Loan closet aids families in need of medical supplies

A valuable resource exists in the Loch Raven community and few residents probably even know it exists. Fortunately, most people do not have need of this service — but when the need arises, it is nice to know where to turn.

In the old Loch Raven Elementary School, 1801 Glen Keith Blvd., the Ninth District Health Committee operates a loan closet, open Tuesdays, from 9:30 to 11: 30 a.m., where Baltimore County residents can borrow a variety of health care equipment at no cost (though a refundable deposit is required on some items).

Items available for loan include wheel chairs, walkers, crutches, canes, bath benches, potty chairs, bed rails and more.

The Ninth District Health Committee is a nonprofit, and is not funded by government. Therefore, it depends upon the donation of equipment in good condition, financial contributions and volunteers to staff the loan closet.

This is the loan closet's 59th year of operation. It originated back in 1952, when the county had 15 health centers. In each region, local volunteers helped staff and operated separate loan closets. Since then, the county has decreased the number of centers, volunteers have become more sparse and the loan closets have all but disappeared.

The Ninth District Health Committee, however continues to operate, with six volunteers staffing the Tuesday morning loan closet one time per month. For information, call 410-665-0898.

Bargain hunters, take note: A new thrift shop is opening at Arnolia United Methodist Church, 1776 E. Joppa Road, on Monday, Aug. 22, 11 a.m., featuring gently used clothes for men, women and children, plus household items at reasonable prices.

After the grand opening, the shop will be open Mondays and Thursdays, 10 a.m. to 2 p.m., and the second Saturday of each month, from 10 a.m. to 1 p.m. Proceeds from the shop will fund the church's outreach program, which helps Parkville residents facing hard times. When visiting, use the office door entrance at the side of the church.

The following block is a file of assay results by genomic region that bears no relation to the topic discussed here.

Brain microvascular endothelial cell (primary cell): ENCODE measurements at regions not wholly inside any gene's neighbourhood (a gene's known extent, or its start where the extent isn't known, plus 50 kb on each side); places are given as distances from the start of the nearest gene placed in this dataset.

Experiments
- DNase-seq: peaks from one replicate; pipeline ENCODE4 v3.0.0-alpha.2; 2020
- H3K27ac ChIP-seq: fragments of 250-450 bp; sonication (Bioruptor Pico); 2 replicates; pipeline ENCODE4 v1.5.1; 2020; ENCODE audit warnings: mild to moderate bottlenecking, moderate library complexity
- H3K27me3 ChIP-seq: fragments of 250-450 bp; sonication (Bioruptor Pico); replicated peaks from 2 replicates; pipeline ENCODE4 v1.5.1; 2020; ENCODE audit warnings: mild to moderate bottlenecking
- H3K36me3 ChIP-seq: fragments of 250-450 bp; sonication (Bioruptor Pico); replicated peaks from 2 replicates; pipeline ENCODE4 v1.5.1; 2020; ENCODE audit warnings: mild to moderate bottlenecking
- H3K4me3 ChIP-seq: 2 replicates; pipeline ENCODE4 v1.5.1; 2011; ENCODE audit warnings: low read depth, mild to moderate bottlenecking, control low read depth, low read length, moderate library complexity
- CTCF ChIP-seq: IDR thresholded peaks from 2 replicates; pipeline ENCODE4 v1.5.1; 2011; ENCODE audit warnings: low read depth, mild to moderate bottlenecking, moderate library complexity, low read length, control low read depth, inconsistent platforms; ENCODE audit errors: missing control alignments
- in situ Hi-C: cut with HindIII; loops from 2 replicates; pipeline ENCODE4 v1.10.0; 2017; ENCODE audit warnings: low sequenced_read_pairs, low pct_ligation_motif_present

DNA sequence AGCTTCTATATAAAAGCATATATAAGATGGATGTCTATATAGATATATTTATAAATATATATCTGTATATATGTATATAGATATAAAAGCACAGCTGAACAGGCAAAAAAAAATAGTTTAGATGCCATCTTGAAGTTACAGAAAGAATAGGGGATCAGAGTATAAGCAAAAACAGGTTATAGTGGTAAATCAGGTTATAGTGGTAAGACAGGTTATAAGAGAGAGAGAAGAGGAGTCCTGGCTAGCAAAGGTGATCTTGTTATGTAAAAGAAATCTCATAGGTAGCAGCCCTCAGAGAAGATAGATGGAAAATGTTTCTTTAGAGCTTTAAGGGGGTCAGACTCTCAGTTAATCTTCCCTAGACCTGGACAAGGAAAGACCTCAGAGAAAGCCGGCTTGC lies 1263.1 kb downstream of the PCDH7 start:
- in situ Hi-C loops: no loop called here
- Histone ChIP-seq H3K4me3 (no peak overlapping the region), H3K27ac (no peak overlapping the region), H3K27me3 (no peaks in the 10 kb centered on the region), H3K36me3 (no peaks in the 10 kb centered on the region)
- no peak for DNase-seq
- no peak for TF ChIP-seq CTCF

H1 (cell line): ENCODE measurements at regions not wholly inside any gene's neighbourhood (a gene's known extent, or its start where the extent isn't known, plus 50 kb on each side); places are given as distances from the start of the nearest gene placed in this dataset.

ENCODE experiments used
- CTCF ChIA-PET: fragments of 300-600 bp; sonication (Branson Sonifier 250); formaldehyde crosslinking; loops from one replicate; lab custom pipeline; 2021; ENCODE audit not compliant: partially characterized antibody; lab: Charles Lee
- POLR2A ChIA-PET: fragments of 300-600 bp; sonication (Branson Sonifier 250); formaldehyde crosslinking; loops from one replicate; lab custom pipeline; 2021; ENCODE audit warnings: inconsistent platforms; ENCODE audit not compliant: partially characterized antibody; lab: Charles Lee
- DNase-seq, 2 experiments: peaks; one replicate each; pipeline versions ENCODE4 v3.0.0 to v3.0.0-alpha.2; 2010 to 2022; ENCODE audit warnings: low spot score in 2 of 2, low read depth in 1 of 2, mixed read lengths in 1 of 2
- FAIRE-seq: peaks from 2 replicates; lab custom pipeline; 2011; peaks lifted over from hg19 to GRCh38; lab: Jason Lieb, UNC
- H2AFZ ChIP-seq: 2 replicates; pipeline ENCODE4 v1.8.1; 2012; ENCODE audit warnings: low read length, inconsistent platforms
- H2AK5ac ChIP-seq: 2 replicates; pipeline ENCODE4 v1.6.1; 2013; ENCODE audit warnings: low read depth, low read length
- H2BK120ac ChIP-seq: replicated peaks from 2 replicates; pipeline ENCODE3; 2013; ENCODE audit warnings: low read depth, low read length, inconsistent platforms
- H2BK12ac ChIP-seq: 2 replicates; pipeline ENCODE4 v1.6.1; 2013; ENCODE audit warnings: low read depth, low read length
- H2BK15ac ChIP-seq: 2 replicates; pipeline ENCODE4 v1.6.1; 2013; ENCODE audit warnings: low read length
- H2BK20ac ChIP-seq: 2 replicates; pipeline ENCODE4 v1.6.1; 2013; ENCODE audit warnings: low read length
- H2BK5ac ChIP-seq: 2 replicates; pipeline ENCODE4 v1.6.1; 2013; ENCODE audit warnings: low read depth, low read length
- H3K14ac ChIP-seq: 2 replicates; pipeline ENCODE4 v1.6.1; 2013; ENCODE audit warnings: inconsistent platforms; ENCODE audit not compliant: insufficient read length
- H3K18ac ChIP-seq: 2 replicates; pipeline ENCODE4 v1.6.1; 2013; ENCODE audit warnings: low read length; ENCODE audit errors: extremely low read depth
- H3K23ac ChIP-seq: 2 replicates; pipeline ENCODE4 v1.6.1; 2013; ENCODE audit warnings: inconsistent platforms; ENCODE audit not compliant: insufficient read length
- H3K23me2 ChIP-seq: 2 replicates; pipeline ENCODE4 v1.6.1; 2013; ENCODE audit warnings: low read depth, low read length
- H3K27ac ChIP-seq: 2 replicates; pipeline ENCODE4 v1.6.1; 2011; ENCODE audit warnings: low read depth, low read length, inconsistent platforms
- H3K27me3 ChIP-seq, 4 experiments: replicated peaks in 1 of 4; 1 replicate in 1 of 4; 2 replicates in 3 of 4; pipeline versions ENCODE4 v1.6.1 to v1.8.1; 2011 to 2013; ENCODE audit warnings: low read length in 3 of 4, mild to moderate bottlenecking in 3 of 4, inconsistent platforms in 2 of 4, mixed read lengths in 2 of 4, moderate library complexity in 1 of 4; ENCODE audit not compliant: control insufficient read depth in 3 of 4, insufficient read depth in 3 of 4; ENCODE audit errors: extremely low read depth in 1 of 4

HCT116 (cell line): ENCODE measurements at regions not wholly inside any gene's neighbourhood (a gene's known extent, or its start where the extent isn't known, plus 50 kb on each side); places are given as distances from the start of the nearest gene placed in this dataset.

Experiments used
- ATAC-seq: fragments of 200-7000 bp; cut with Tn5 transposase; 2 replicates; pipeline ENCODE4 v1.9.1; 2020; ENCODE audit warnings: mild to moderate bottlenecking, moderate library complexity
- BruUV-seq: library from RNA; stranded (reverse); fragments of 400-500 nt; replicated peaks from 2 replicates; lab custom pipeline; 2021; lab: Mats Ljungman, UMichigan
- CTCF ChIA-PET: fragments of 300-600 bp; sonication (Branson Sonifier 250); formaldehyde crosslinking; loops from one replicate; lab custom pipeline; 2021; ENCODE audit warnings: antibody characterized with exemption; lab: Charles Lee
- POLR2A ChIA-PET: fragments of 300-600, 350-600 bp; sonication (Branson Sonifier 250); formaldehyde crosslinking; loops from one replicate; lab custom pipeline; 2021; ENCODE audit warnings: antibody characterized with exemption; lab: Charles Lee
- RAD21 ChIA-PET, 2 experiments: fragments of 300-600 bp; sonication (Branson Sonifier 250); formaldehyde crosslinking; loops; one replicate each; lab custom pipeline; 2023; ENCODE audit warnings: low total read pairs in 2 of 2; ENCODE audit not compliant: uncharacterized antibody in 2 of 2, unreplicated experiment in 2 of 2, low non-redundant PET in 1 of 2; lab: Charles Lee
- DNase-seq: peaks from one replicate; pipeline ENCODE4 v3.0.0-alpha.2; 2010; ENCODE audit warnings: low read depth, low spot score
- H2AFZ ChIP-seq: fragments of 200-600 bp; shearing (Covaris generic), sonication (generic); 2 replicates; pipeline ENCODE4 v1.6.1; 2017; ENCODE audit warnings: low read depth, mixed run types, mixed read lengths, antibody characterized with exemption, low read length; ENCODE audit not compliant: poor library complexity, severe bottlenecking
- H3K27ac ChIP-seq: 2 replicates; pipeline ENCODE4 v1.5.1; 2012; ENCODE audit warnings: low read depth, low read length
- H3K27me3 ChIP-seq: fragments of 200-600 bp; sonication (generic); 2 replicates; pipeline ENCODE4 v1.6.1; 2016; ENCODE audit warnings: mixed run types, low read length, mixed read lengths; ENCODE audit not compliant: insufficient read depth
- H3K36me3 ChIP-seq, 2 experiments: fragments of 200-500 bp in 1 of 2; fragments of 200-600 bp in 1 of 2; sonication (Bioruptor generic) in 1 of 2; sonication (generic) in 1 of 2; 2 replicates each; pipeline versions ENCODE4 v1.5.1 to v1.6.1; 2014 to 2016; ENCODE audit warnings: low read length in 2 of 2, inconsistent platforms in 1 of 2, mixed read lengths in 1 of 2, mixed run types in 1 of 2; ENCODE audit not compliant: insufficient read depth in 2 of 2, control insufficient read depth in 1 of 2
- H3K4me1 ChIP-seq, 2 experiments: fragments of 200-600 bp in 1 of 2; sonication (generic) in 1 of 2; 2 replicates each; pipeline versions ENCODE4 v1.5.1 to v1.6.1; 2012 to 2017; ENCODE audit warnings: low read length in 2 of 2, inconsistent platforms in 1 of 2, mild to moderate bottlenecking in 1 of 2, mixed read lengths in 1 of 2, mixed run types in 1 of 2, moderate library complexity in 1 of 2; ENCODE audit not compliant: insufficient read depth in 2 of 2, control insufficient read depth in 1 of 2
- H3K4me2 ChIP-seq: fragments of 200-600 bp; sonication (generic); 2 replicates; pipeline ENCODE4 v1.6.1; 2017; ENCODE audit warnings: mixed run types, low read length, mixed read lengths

The church is also collecting staple food items for the Assistance Center of Towson Churches, a nonprofit that pools the resources of Towson area churches and, using those resources, helps residents who are dealing with hard times.

When ACTC opened in 1985, 14 churches supported the effort. Today 48 churches are involved.

To support ACTC, Arnolia United Methodist Church is holding a staple food drive through August. Drop off donations at the church on Sunday mornings or during office hours, Monday through Friday, 10 a.m. to 2 p.m. (except lunchtime). Or, call 410-908-4922 for pick up. Call the church office at 410 665-7005 for information about either program.

If you happened to be at Barnes & Noble on The Avenue in White Marsh on a Thursday in July, you may have seen a story time for preschool children. That sounds typical for a book store — but this story time was special. Instead of speaking the story, the story was signed using American Sign Language.

Many of the 14 children registered for the program are deaf, or have some hearing loss, and attend Maryland School for the Deaf in Columbia, or have siblings who attend the school.

The program was offered for all four Thursdays in July and was hosted by Maryland School for the Deaf and funded by a grant from State Department of Education, Division of Special Education/Early Intervention Services.

After the story, children were invited to participate in activities reinforcing concepts in the story, such as writing a postcard or coloring a dog and cat and re-enacting the story.

When the children departed, they were given a copy of the book to read at home.

For more information about services for young children with hearing loss, contact Maryann Swann, director, Family Education and Early Childhood Department, Maryland School for the Deaf, at 410-480-4545; by video phone at 410-696-7446; or via email at

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